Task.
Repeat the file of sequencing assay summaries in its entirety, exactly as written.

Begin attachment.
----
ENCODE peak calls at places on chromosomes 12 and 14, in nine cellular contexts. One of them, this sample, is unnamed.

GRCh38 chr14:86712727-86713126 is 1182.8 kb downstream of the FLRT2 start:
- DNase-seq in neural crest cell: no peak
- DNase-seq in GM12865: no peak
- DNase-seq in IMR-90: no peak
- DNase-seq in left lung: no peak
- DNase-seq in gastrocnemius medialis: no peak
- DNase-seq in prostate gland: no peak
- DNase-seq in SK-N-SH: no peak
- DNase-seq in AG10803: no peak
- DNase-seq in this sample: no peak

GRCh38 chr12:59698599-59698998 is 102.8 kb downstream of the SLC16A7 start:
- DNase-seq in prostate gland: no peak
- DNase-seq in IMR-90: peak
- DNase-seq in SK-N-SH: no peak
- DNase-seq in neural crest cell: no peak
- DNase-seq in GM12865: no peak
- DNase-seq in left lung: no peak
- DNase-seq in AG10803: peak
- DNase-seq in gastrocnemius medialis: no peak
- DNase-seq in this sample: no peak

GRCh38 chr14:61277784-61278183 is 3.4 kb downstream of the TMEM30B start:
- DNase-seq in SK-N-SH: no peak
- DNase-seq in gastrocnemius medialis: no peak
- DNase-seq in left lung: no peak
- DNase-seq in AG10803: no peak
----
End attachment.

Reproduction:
ENCODE peak calls at places on chromosomes 12 and 14, in nine cellular contexts. One of them, this sample, is unnamed.

GRCh38 chr14:86712727-86713126 is 1182.8 kb downstream of the FLRT2 start:
- DNase-seq in neural crest cell: no peak
- DNase-seq in GM12865: no peak
- DNase-seq in IMR-90: no peak
- DNase-seq in left lung: no peak
- DNase-seq in gastrocnemius medialis: no peak
- DNase-seq in prostate gland: no peak
- DNase-seq in SK-N-SH: no peak
- DNase-seq in AG10803: no peak
- DNase-seq in this sample: no peak

GRCh38 chr12:59698599-59698998 is 102.8 kb downstream of the SLC16A7 start:
- DNase-seq in prostate gland: no peak
- DNase-seq in IMR-90: peak
- DNase-seq in SK-N-SH: no peak
- DNase-seq in neural crest cell: no peak
- DNase-seq in GM12865: no peak
- DNase-seq in left lung: no peak
- DNase-seq in AG10803: peak
- DNase-seq in gastrocnemius medialis: no peak
- DNase-seq in this sample: no peak

GRCh38 chr14:61277784-61278183 is 3.4 kb downstream of the TMEM30B start:
- DNase-seq in SK-N-SH: no peak
- DNase-seq in gastrocnemius medialis: no peak
- DNase-seq in left lung: no peak
- DNase-seq in AG10803: no peak